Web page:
Just like when Roger Maris hit 61 homers in the extended 162-game season, his record was marked with an asterisk. Now we've got 59 with an asterisk. And we all know the biggest asterisk in the world is Joe Lieberman.
Really it's more like we got 55 or 56, maybe 57 on a good day. The point is, 55 is just as good as 59 with an asterisk. The Democrats won't have to kill themselves to get those last couple votes anymore.
Now what happens?
Well, for starters the Democrats won't have to listen to a single thing that Sen. Lieberman ever says for the rest of his natural life. And they won't have to worry about bribing their way into the hearts of blue doggers like Ben Nelson or Mary Landrieu.
Now the Democrats can simply face the reality of learning to work the way the GOP under George W Bush worked with their 55-vote majority and get everything they ever wanted passed with minimal effort. All it's going to take is some grit (doubtful) and true leadership (highly unlikely).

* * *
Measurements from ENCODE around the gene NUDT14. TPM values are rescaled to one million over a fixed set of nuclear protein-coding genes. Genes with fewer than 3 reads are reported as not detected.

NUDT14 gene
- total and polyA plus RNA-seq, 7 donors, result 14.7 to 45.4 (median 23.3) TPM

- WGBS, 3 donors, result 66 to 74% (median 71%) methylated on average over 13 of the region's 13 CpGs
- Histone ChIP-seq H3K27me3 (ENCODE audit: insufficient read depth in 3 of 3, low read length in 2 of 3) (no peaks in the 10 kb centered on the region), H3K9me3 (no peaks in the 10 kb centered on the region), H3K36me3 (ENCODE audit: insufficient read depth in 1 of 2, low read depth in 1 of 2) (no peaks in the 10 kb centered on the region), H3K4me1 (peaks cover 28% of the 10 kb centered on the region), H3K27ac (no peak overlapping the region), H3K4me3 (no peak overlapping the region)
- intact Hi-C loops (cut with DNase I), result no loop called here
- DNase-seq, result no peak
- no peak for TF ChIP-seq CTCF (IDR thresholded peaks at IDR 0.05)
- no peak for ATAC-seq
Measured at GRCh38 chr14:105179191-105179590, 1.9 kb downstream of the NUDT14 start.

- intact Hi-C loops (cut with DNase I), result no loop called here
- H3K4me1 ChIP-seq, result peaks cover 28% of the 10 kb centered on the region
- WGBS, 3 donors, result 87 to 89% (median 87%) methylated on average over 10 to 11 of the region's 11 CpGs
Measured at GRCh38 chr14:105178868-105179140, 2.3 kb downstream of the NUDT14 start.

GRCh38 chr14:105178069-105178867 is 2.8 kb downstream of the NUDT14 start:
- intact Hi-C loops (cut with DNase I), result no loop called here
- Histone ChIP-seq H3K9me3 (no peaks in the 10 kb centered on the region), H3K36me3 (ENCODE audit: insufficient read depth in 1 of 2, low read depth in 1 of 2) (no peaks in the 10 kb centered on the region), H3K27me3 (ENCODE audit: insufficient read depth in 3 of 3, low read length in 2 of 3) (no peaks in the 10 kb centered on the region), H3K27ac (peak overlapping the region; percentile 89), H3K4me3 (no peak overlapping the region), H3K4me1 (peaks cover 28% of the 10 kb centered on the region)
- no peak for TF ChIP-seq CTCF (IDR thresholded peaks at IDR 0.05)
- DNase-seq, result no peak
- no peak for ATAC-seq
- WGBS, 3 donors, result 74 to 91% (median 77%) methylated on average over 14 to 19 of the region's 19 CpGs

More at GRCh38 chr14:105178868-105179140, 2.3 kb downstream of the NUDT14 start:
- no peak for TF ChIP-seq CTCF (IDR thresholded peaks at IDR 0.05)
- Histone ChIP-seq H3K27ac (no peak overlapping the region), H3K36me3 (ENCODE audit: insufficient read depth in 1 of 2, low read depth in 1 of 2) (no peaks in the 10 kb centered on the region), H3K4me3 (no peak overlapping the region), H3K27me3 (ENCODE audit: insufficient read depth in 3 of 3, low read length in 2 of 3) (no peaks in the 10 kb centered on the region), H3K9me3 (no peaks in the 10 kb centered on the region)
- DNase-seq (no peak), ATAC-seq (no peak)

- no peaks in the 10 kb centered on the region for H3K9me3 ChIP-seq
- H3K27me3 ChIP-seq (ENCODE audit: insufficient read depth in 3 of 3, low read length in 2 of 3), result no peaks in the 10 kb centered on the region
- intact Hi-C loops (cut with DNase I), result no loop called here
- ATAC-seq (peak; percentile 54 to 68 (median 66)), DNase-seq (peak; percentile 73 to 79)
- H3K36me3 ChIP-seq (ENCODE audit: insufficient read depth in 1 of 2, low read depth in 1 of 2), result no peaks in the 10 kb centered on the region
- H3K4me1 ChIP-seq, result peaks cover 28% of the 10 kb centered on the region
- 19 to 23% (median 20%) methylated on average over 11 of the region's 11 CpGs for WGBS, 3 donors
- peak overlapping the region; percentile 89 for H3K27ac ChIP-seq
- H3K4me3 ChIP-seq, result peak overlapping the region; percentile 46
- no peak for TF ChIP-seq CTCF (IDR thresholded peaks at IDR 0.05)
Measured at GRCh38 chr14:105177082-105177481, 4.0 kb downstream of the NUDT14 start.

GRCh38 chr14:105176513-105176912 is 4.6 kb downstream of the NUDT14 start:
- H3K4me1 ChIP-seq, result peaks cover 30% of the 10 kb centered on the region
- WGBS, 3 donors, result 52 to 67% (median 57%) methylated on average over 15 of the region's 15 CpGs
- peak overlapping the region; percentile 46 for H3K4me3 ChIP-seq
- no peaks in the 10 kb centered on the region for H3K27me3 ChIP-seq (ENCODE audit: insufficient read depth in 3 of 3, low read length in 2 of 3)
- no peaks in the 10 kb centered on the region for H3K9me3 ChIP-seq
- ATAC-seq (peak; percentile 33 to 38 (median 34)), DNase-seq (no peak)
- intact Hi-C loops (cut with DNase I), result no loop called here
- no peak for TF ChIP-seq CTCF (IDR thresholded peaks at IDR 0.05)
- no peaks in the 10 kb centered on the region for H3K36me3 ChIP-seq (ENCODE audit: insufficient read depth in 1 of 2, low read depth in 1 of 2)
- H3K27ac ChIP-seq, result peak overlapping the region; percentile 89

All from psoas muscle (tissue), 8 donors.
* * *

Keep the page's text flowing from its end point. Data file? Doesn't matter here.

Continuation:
If they can somehow follow the example that Bush's Congress set for them during the first six years of the decade, the Democrats have a chance of getting some things done in the new decade.
Because everyone except those deluded members of that august body inside the beltway KNEW that the 60-vote super majority was a mirage, a dream, wishful thinking. The reality only becomes apparent when you step outside the magic circle and look in. We'll see if they figure that out.
Howard Dean has some observations about the Democrats' new standing after the Coakley loss on Rachel Maddow's show Tuesday evening:
My favorite Dean quote from the piece:
"The Republicans are always much better at messaging in opposition; the problem is they can't govern when they win."